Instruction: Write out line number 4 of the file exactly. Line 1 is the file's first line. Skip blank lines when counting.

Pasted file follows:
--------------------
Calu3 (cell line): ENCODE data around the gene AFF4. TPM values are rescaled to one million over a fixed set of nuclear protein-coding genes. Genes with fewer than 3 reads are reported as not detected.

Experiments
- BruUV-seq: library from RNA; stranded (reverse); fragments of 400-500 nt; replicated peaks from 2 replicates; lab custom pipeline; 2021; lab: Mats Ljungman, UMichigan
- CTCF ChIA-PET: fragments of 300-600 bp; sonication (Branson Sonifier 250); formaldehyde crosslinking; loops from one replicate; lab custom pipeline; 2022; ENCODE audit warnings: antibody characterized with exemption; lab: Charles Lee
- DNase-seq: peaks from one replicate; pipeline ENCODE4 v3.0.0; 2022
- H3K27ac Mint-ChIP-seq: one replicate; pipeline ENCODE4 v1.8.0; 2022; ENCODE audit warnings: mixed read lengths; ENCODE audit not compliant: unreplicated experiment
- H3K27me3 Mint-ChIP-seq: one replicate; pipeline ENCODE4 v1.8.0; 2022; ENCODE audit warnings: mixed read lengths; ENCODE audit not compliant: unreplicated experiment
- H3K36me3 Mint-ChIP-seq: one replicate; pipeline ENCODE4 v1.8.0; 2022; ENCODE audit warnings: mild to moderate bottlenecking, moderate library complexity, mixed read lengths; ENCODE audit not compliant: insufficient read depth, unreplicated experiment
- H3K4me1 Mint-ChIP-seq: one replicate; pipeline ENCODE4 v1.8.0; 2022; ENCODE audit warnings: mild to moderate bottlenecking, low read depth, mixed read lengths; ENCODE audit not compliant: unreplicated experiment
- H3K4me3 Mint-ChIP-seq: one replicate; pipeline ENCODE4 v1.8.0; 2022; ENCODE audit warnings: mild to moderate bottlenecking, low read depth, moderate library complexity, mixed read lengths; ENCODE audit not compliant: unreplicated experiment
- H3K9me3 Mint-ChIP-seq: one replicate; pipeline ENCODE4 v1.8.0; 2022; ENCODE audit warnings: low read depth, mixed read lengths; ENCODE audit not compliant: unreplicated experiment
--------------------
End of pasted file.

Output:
- CTCF ChIA-PET: fragments of 300-600 bp; sonication (Branson Sonifier 250); formaldehyde crosslinking; loops from one replicate; lab custom pipeline; 2022; ENCODE audit warnings: antibody characterized with exemption; lab: Charles Lee